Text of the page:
Many people in Anglo societies seemingly can’t imagine that the fairytale queen they recognise might look different to those who live in the countries from where the shining jewels in her crown and sceptre were stolen, writes Carlo Sands.
There is nothing better in these times than reading the words of James Connolly, the Irish republican, socialist and trade union leader, executed by the British firing squad on May 12, 1916, writes Sam Wainwright.
Foreign Minister Penny Wong has offered to fund the Solomon Islands elections, writes Binoy Kampmark. It was an offer that would irk any sovereign state.
The Pitch Black military exercises are one element in a series that tie Australia to US plans for retaining its regional military dominance in the face of China’s rise, writes Vince Scappatura.
The union movement faces big challenges in ensuring that any changes to bargaining extends workplace rights and protections. Sarah Hathway reports.
The Australian Greens' proposal for a two-year rent freeze is a workable and clear response to the housing crisis, writes Alex Bainbridge.
Josie Alec and Petrina Harley talk about the campaign to save the Burrup and oppose the Scarborough gas hub.
There is a big gap between the headlines and the reality facing skilled migrants trying to find employment in their profession. Khaled Ghannam reports.
The rising cost of living and the strain on public services mean Labor must junk its support for the Coalition's stage 3 tax cut policy, argues Mary Merkenich.
A year after Scott Morrison signed Australia up to the AUKUS “security” treaty, the United States and British partners are providing more information about the secretive weapons’ arrangement. Pip Hinman reports.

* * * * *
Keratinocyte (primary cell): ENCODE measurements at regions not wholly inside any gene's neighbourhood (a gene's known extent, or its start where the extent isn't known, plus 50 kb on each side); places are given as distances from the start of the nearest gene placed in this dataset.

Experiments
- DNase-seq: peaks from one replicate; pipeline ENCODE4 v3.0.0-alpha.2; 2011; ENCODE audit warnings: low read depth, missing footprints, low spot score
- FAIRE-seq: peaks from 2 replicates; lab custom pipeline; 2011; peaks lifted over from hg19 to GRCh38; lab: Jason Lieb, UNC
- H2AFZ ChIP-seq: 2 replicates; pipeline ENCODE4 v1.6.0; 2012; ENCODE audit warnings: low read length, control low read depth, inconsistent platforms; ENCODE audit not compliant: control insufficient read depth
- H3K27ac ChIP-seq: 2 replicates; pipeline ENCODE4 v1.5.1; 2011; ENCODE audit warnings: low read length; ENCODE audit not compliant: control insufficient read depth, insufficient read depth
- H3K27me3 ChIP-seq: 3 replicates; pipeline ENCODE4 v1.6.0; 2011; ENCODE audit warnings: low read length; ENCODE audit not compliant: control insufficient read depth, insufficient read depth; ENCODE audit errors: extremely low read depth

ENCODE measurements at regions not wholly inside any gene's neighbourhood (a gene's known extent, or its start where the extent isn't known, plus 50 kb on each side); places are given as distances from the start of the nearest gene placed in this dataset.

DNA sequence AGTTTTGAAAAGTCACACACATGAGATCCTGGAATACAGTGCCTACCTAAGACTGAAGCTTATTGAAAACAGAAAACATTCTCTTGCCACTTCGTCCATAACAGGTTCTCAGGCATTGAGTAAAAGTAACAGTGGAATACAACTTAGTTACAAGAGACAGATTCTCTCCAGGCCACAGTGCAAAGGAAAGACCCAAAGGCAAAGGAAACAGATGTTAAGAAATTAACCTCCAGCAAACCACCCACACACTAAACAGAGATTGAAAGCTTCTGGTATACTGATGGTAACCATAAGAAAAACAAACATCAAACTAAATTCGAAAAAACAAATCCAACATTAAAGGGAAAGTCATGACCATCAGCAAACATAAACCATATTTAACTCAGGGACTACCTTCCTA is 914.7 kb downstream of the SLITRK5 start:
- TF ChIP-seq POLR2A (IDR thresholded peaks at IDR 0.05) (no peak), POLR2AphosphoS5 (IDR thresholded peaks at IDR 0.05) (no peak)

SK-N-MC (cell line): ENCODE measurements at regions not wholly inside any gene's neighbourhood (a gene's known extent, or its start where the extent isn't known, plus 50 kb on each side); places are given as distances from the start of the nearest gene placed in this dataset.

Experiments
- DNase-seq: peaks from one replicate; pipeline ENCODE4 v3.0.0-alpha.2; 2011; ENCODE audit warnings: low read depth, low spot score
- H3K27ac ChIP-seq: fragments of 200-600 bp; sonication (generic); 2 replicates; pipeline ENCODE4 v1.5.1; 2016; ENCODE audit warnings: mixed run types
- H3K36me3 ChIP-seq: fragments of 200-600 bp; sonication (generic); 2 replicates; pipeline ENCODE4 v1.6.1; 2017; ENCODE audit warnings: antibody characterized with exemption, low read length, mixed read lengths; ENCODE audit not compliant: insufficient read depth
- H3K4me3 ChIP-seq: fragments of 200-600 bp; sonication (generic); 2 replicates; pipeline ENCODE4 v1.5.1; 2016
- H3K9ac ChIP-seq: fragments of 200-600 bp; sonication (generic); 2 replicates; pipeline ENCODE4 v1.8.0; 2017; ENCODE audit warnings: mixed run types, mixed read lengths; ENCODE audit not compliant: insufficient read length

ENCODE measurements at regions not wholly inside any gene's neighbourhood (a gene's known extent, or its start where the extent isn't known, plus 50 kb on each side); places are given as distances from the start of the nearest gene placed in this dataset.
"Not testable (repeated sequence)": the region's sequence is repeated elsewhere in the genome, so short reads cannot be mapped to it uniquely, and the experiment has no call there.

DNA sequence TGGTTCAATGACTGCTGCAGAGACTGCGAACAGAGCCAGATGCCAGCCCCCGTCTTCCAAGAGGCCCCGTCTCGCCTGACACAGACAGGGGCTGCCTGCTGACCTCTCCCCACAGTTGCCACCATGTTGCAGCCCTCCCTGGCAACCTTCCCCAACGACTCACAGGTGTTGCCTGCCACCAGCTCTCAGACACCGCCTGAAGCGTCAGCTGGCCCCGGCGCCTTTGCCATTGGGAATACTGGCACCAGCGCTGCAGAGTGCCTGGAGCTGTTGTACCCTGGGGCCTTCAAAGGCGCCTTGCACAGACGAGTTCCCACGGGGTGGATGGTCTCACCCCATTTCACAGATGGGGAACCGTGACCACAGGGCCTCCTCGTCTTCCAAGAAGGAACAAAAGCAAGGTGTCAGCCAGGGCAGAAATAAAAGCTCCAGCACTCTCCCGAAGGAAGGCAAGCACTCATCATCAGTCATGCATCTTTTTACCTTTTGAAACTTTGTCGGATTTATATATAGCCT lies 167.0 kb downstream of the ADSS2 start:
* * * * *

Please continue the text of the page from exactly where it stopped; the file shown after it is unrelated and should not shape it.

A rank-and-file ticket is contesting executive and council positions in the WA branch of the Australian Nursing Federation in late October. Chris Jenkins, who is part of it, reports.
The gender pay gap — a measurement of gender equality in the workplace — is growing. Andrea Bortoli reports.
Qantas received $2 billion in federal assistance — via the taxpayer — and still sacked 5000 employees. Binoy Kampmark argues its business model is in tatters.
Under a new umbrella — Public Sector Alliance — government workers in Western Australia are determined to break WA Labor’s wages cap policy. Janet Parker reports.
While university managements are boasting huge surpluses, they are refusing to make their largely casualised staff permanent and award them pay rises. Binoy Kampmark reports.
Senator Jordon Steele-John has accused Labor of failing to draw on the expertise of the lived experience of disability advocates and fears that mistakes will be repeated. Nova Sobieralski and Zoe Wing report.